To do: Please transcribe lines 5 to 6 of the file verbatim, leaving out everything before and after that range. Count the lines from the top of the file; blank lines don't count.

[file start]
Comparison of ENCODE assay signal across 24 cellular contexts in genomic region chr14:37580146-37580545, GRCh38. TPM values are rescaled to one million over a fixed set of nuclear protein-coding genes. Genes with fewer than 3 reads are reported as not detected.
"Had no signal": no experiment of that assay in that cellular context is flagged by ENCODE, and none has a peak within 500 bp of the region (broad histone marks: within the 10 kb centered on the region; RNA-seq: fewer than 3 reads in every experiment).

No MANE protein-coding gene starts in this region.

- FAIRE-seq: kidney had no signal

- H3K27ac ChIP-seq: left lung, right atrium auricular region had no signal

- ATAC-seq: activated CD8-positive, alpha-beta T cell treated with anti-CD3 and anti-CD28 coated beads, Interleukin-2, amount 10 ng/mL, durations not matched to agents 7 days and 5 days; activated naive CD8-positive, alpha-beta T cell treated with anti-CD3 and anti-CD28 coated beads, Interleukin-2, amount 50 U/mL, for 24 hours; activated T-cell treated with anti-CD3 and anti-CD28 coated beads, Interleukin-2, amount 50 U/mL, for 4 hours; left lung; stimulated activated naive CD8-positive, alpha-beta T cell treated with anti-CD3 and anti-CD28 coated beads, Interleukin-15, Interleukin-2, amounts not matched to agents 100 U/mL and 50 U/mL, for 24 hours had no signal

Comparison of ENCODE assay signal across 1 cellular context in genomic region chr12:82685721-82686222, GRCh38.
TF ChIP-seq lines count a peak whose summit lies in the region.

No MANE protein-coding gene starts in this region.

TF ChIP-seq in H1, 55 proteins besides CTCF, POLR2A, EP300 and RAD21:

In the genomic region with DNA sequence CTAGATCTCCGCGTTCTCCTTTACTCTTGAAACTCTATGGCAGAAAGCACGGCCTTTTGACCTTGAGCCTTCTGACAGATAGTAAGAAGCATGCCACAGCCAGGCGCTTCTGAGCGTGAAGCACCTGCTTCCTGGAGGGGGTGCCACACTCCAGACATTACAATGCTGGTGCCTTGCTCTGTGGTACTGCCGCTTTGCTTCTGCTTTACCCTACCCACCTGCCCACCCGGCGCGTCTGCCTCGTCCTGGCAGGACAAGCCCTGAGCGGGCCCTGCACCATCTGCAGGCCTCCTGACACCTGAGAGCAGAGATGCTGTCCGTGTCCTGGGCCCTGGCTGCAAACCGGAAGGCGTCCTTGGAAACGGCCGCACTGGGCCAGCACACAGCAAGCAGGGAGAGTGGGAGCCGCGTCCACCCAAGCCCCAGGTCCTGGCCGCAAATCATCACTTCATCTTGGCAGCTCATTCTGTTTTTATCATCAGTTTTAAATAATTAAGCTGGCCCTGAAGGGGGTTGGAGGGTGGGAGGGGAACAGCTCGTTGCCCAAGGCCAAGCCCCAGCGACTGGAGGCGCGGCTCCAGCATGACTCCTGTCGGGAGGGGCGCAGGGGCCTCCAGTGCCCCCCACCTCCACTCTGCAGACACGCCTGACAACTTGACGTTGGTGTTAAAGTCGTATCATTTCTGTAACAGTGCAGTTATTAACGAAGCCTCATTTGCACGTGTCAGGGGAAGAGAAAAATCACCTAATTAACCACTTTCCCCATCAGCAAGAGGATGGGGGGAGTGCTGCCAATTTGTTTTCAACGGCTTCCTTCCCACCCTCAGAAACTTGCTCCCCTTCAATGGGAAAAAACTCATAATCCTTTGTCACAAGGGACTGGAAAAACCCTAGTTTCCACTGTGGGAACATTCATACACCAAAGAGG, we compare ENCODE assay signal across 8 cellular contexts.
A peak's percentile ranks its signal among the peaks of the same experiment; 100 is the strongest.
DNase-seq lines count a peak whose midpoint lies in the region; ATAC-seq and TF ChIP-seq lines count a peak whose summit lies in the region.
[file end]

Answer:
- H3K27ac ChIP-seq: left lung, right atrium auricular region had no signal

- ATAC-seq: activated CD8-positive, alpha-beta T cell treated with anti-CD3 and anti-CD28 coated beads, Interleukin-2, amount 10 ng/mL, durations not matched to agents 7 days and 5 days; activated naive CD8-positive, alpha-beta T cell treated with anti-CD3 and anti-CD28 coated beads, Interleukin-2, amount 50 U/mL, for 24 hours; activated T-cell treated with anti-CD3 and anti-CD28 coated beads, Interleukin-2, amount 50 U/mL, for 4 hours; left lung; stimulated activated naive CD8-positive, alpha-beta T cell treated with anti-CD3 and anti-CD28 coated beads, Interleukin-15, Interleukin-2, amounts not matched to agents 100 U/mL and 50 U/mL, for 24 hours had no signal